New Year, New Steel: A Glassworks Update

Right click on the plan image and open in a new window to see a larger version.

A post Christmas update on the Glassworks development in Barnsley. A fair bit has happened since my last update in November; the mild winter weather and weekend working has allowed the installation of the steelwork to continue apace.

The now customary long shot of the south-west entrance taken from the Cheapside Hill. From this location the most visible change has been the installation of the purple insulation on the building by the entrance. Behind, we can see the increasing bulk of the car park (right) and the upper levels of the cinema (centre and left). Cheapside itself remains somewhat tired looking.

A closeup of the Cheapside steelworks. With a Q1 2021 target for opening it won’t be long before they start to install the external cladding. It’s also worth noting that the framing for the roof of the covered arcade appears to be just awaiting its glass.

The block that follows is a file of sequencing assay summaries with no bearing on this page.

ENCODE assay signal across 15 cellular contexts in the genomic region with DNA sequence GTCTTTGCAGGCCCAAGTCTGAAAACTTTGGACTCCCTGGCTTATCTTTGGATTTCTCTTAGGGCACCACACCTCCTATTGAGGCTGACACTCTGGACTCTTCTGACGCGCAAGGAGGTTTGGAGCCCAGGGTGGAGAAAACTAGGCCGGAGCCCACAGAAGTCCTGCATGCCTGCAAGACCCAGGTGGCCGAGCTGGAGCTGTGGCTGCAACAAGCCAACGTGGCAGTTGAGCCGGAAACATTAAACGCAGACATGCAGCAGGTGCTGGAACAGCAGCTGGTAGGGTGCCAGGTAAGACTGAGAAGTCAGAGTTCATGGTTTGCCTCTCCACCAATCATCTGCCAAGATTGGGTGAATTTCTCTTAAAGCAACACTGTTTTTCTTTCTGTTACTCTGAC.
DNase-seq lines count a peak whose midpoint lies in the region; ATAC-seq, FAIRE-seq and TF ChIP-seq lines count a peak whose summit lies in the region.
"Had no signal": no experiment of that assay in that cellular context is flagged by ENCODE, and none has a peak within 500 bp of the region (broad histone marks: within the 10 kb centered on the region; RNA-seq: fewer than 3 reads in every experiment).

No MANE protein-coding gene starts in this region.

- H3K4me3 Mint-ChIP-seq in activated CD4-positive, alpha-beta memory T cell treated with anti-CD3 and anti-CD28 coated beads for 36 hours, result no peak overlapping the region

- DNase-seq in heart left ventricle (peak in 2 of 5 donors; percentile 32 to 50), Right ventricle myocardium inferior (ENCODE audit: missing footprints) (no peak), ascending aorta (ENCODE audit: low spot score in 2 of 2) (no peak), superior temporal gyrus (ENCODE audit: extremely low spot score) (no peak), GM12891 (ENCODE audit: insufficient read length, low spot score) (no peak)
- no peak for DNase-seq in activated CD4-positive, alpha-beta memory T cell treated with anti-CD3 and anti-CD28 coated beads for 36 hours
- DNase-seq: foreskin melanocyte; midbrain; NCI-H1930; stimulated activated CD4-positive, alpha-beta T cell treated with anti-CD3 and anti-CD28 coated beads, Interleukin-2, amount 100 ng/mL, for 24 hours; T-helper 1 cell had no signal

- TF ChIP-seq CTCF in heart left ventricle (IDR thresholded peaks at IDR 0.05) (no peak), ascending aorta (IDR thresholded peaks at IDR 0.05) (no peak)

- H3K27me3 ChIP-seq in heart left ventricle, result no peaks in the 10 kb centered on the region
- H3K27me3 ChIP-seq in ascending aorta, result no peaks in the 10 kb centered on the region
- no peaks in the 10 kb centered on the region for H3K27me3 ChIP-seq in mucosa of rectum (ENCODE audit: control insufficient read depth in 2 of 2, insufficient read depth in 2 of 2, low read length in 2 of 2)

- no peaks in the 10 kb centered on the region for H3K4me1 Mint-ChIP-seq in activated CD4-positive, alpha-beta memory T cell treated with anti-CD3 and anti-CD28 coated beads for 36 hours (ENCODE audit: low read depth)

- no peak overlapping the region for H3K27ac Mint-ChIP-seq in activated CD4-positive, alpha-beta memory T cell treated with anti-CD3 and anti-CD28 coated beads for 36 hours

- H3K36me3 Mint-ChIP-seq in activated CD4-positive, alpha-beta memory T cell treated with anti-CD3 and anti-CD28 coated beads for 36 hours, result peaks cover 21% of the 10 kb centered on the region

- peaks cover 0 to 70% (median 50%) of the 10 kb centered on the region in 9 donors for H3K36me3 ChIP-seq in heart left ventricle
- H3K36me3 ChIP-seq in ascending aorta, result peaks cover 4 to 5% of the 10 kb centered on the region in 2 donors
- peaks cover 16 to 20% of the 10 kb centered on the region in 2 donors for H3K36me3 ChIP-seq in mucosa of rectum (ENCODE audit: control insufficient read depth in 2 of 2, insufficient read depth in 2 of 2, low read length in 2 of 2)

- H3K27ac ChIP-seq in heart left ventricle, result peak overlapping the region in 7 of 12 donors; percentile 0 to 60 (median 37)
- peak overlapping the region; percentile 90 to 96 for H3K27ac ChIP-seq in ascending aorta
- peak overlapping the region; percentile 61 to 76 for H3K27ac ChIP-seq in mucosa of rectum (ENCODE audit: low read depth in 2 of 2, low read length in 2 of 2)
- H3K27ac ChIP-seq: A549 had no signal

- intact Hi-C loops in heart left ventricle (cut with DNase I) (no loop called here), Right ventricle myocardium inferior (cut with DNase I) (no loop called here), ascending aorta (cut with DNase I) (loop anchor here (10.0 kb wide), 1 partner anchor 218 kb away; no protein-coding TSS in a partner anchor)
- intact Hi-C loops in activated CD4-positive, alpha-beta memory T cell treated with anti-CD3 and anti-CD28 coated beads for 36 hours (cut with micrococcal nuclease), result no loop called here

The bowling alley and restaurants from the north side of Kendray Street. The steelwork continues to creep towards the Eldon Street end of the site. The bowling alley is to be run by Superbowl UK.

The bowling alley site frame from the corner of Kendray Street and Midland Street.

The bowling alley site from Midland Street. On completion of the project, Midland Street will be closed to traffic south of where the grey breeze block utility shed is located. A smaller plaza – bound on the north by Midland Street/Barnsley Interchange, the east by a new pedestrian footbridge over the railway, the south by the cinema and the west by the bowling alley – will cover the former road.

Saturday working on the bowling alley steel.

The site of the future public square is now level with the surrounding area. Behind and to the right you can see both newly installed windows and the continued installation of insulation on the west side of the new arcade. To the left, the east flank of the shopping centre/cinema continues to crawl north. In the rear centre, the structural steel for the roof of the arcade has been installed, linking both side of the arcade. At the back looms the structure of the carpark.